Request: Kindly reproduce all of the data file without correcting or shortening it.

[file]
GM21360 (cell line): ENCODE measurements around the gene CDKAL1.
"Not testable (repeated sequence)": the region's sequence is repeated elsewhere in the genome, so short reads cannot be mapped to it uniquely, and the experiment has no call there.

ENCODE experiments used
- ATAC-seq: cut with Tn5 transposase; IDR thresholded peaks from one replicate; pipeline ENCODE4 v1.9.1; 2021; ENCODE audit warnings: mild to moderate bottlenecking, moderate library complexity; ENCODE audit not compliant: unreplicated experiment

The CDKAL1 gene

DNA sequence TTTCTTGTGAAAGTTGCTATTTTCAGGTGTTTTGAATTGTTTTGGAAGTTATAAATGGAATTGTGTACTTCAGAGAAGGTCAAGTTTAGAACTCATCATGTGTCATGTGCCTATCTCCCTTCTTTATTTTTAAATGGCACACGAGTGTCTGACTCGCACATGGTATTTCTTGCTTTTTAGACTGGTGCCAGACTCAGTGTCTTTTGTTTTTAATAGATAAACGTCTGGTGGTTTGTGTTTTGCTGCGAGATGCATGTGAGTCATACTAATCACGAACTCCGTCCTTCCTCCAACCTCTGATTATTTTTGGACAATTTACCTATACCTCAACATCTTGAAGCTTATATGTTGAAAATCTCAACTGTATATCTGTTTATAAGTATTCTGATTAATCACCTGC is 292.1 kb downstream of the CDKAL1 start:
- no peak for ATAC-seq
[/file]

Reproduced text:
GM21360 (cell line): ENCODE measurements around the gene CDKAL1.
"Not testable (repeated sequence)": the region's sequence is repeated elsewhere in the genome, so short reads cannot be mapped to it uniquely, and the experiment has no call there.

ENCODE experiments used
- ATAC-seq: cut with Tn5 transposase; IDR thresholded peaks from one replicate; pipeline ENCODE4 v1.9.1; 2021; ENCODE audit warnings: mild to moderate bottlenecking, moderate library complexity; ENCODE audit not compliant: unreplicated experiment

The CDKAL1 gene

DNA sequence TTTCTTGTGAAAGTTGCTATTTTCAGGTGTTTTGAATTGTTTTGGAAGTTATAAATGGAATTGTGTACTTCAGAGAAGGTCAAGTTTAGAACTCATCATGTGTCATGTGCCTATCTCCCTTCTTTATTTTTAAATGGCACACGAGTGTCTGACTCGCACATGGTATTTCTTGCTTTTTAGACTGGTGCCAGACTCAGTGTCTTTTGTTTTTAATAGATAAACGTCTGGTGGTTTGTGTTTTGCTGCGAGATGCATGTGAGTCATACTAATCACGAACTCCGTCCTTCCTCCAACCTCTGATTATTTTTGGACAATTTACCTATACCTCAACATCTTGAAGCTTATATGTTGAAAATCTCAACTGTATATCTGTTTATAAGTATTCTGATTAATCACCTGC is 292.1 kb downstream of the CDKAL1 start:
- no peak for ATAC-seq